Article courtesy of the College Squash Association. Images courtesy of Magdalena Kala.
Harvard University defeated Trinity College 9-0 to win the 2014 Men’s National Team Championships. Playing on their home courts, the Crimson delighted the Murr Center crowd by winning the Potter Cup for the first time since 1998.
Harvard has come a long way in a few years. Once perennial contenders for the national title, the Crimson couldn’t make it out of the first round of the Potter Cup in 2011, when the current seniors were freshmen.
Since then, Harvard has grown stronger each season. In 2012, the Crimson reached the Potter Cup semifinals, and a year later they reached the finals, upsetting defending champions Princeton in dramatic fashion during the semis. Though Harvard lost the 2013 title to Trinity 3-6, they were clearly a team to be reckoned with.
This season Harvard has been unstoppable. During the regular season, the Crimson went 14-0, capturing their second consecutive Ivy League title and blanking eight of their opponents 9-0.
Harvard carried that perfection through the first two rounds of the tournament, sweeping Penn in the opening round and Franklin & Marshall in the semifinals, dropping a total of three games overall.
Trinity had a bumpier road to the finals. While the defending national champions only had a single loss during the regular season – a 2-7 loss to Harvard at home in Hartford – they survived two 5-4 scares against F&M and Yale and had several competitive 6-3 matches.
At the Men’s National Team Champions, Trinity beat Cornell 6-3 in the first round and defeated Yale 8-1 in the semifinals.
The exuberant home crowd for the Potter Cup final made it clear that Harvard was their favorite to win. During introductions, the crowd gave an enthusiastic round of applause for Harvard senior Ali Farag, who was presented with the Skillman Award, the highest individual honor in men’s college squash.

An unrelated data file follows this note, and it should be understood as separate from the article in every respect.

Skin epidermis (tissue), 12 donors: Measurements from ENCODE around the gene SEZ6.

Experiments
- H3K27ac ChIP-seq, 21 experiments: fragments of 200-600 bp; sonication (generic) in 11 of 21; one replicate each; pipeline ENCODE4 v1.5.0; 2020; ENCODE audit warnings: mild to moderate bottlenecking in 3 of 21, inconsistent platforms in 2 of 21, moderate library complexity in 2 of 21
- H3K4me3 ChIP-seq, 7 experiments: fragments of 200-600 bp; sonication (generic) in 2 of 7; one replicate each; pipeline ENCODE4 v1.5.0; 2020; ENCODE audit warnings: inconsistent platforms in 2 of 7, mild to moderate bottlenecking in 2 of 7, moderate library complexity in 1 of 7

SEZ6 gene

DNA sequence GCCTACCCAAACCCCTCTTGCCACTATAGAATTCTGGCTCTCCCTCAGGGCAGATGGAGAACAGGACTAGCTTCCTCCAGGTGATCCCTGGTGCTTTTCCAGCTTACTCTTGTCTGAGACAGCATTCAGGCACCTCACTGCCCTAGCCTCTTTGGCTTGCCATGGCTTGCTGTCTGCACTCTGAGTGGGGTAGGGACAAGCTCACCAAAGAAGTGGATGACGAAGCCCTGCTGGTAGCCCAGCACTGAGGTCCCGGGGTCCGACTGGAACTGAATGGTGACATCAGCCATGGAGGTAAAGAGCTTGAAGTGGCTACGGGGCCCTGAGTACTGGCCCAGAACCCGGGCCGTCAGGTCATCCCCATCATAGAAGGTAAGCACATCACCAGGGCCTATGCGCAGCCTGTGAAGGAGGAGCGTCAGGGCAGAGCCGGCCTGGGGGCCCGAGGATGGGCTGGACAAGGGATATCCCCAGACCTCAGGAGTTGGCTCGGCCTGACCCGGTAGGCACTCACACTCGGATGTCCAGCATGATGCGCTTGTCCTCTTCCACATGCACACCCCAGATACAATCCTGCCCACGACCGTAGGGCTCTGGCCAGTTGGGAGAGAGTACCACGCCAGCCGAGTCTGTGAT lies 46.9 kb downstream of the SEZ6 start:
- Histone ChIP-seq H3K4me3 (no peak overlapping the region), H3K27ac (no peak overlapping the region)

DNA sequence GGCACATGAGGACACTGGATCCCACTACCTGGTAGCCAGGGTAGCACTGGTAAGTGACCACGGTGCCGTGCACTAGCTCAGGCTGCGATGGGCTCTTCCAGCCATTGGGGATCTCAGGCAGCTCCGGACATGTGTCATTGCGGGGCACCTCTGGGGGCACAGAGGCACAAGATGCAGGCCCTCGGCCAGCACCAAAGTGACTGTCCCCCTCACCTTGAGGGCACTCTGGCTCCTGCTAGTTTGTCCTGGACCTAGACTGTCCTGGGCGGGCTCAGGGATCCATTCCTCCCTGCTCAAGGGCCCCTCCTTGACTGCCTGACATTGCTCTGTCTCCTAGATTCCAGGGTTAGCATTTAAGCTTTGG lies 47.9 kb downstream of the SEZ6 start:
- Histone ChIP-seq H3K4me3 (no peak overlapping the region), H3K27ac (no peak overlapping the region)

In first flight of matches in the final, Harvard freshman Dylan Murray won in three games over Vrishab Kotian at No. 3 to put the Crimson on the board first. Trinity’s Zeyad Elshorafy went out to a two-game lead on Harvard freshman Bryan Koh, who came back and won the match in five. Harvard junior Tyler Olson also won in five over Trinity senior captain Matthew Mackin. By the end of the first round, Harvard had a 3-0 lead.
Trinity’s hopes stayed alive as the second round began. Junior Karan Malik came back from one down to win the next two games against Harvard senior co-captain Brandon McLaughlin. Then the balance shifted back in Harvard’s favor. Another Harvard senior, Nigel Koh, won in three games over Elroy Leong at No. 5.
With Harvard now up 4-0, McLaughlin stormed back to win the fourth game 11-2 against Malik. With the national title on the line, the two players traded points through the fifth game. They tied at five-all, then eight-all, then ten-all. At moments it looked like Malik had control, and then it looked like McLaughlin would pull away. Finally he did, winning 12-10 in the fifth to give Harvard the 2014 national championship.
There were matches yet to be played, but seniors Farag, Tommy Mullaney, and co-captain Gary Power could enjoy the final home matches of their intercollegiate careers as national champions. Harvard won the final matches on court, sweeping Trinity 9-0.
The Crimson are led by Mike Way, the Gregory Lee ’87 and Russell Ball ’88 Endowed Coach for Squash, and assistant coaches Luke Hammond and Hameed Ahmed.
This is Harvard’s thirty-first national team title in men’s squash.